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Celine Gras  Identity Verified

Local time: 01:51
English to French
+ ...
Yes Dec 2, 2009

Penelope Ausejo wrote:

I can cover my mortgage, utilities, school and other expenses... but of course, more would be better. I raised my rate last year and I am not accepting any low rates. I haven't lost any clients due to the crisis, so I can say that I am satisfied!


I could have written this


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R-i-c-h-a-r-d  Identity Verified
Brazil
Local time: 20:51
Member (2006)
Portuguese to English
+ ...
A question of mentality Dec 2, 2009

When I consider the amount of hours I have to work during a heavy working week - let's say 70 to 80 hours, I whimsically consider what I could/used to earn doing a normal 9-5 job, plus the weekends off and the holiday pay and Christmas bonuses etc, and I think to myself... well, you get the gist.

But somehow, I kind of put up with it all because I like doing it and I like the people and the whole working at home concept and self-management lifestyle... the whole package. You know?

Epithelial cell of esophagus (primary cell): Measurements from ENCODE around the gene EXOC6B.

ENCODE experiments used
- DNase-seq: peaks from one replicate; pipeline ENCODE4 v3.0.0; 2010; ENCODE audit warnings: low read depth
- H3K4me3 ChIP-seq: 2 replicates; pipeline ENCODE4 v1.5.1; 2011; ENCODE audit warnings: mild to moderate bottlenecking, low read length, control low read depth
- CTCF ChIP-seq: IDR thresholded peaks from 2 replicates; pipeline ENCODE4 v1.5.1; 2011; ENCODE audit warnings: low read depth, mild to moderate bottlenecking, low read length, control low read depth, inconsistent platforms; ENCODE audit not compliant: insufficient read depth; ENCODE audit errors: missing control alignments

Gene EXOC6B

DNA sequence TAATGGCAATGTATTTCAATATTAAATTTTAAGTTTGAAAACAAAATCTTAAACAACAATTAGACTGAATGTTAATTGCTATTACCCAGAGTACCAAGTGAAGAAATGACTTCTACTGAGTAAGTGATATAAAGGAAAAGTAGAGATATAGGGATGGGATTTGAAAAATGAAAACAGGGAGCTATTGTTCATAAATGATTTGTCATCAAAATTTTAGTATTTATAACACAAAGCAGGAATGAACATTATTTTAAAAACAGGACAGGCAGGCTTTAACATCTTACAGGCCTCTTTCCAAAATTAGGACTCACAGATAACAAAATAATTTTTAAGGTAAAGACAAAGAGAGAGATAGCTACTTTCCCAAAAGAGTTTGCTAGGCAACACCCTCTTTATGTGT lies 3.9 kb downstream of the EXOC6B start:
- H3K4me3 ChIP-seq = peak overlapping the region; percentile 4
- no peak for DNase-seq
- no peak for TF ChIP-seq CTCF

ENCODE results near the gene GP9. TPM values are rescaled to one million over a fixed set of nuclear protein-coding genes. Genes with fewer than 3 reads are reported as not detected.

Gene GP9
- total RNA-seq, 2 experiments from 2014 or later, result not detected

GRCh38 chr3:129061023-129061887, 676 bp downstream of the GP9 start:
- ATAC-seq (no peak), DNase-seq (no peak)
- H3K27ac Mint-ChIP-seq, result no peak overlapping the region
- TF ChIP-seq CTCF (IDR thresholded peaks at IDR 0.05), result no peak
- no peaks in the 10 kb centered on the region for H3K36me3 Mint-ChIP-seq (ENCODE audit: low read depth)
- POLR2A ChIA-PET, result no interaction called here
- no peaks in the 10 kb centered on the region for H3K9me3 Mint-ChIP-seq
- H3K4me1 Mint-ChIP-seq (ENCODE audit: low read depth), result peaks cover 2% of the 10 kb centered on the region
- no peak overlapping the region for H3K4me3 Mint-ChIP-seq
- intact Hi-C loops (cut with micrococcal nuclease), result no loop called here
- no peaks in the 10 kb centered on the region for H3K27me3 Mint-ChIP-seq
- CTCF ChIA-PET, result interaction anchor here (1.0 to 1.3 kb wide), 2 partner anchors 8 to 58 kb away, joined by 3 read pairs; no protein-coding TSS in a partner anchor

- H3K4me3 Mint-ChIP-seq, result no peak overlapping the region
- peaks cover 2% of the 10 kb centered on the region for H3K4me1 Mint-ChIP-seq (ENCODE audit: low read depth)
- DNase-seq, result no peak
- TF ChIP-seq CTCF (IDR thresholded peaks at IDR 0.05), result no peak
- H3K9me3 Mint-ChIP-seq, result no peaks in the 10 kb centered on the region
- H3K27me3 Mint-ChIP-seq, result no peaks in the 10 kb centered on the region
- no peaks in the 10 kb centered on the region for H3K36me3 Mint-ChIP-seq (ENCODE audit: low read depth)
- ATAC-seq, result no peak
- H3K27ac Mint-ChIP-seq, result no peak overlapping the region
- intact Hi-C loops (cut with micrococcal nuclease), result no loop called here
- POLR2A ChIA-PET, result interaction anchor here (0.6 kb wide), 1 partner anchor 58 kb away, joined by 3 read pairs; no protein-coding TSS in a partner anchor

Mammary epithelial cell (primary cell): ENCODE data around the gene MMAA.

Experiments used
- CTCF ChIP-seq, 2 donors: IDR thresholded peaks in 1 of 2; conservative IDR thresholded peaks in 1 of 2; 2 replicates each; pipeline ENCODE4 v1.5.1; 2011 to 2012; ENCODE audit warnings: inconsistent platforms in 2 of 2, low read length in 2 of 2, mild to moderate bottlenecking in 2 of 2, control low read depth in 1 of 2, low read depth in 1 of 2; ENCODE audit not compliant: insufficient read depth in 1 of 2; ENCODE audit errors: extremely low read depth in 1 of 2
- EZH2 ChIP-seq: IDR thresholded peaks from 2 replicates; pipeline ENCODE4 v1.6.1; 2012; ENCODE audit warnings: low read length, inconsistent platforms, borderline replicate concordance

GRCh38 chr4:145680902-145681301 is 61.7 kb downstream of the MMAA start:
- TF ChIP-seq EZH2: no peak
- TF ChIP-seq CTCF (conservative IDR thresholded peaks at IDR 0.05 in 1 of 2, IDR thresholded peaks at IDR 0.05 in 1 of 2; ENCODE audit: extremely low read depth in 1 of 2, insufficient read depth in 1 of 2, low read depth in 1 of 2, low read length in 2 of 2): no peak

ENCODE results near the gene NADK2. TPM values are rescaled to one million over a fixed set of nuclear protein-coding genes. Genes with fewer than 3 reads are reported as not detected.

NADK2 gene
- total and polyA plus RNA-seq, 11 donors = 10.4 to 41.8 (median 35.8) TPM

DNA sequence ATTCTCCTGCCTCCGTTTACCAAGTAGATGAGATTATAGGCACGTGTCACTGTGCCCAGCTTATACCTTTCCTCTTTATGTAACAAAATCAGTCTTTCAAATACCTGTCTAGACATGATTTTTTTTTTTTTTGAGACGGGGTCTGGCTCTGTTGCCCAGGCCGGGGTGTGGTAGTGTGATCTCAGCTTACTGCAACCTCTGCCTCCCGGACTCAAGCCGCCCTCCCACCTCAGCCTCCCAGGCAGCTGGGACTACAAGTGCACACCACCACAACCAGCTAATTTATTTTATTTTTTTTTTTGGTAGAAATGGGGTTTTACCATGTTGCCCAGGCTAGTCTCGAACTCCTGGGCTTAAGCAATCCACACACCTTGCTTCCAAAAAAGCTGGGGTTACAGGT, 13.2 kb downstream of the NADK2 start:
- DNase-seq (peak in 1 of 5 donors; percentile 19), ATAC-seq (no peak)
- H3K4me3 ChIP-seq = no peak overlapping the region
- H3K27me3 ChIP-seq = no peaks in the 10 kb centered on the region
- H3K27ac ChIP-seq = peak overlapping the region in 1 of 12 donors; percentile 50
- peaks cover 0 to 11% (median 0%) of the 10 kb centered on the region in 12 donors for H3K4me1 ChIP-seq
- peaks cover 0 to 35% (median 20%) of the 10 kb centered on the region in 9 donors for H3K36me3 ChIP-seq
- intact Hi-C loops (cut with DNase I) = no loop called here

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Muriel Vasconcellos  Identity Verified
United States
Local time: 16:51
Member (2003)
Spanish to English
+ ...
No - I used to make more! Dec 2, 2009

Ten years ago I was not working as hard and making more money. I am really convinced that there is an overall gradual downward trend in rates, brought on by a globalized market, colleagues working for less because of the economy, and agencies wanting discounts for TM matches and "fuzzy matchesl.

Increasingly, when I bid on a job and quote my rates (which haven't increased since I joined ProZ in 2003), I am asked to settle for 3 to 5 cents a word. That's I was making in the 1960s!! And then the client wants discounts for matches and "fuzzy matches"!

Thankfully, I still have some clients that pay well, but they are doing less translation in general because of the economic crisis. The net effect has been fewer clients and lower income.


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Sarah Ferrara  Identity Verified
Italy
Local time: 01:51
Italian to English
Translators - business people Dec 2, 2009

[quote]DZiW wrote:




P.S. IMO the main problem about translators and interpreters is most of them are rather poor businessmen and managers.


Exactly! Freelance translators seem to be exceptionally poor at marketing their business, and often tend not to look at it as a business at all.

I think freelancers who are marketing savvy, and are able to attract direct clients, are the only ones who will be able to survive.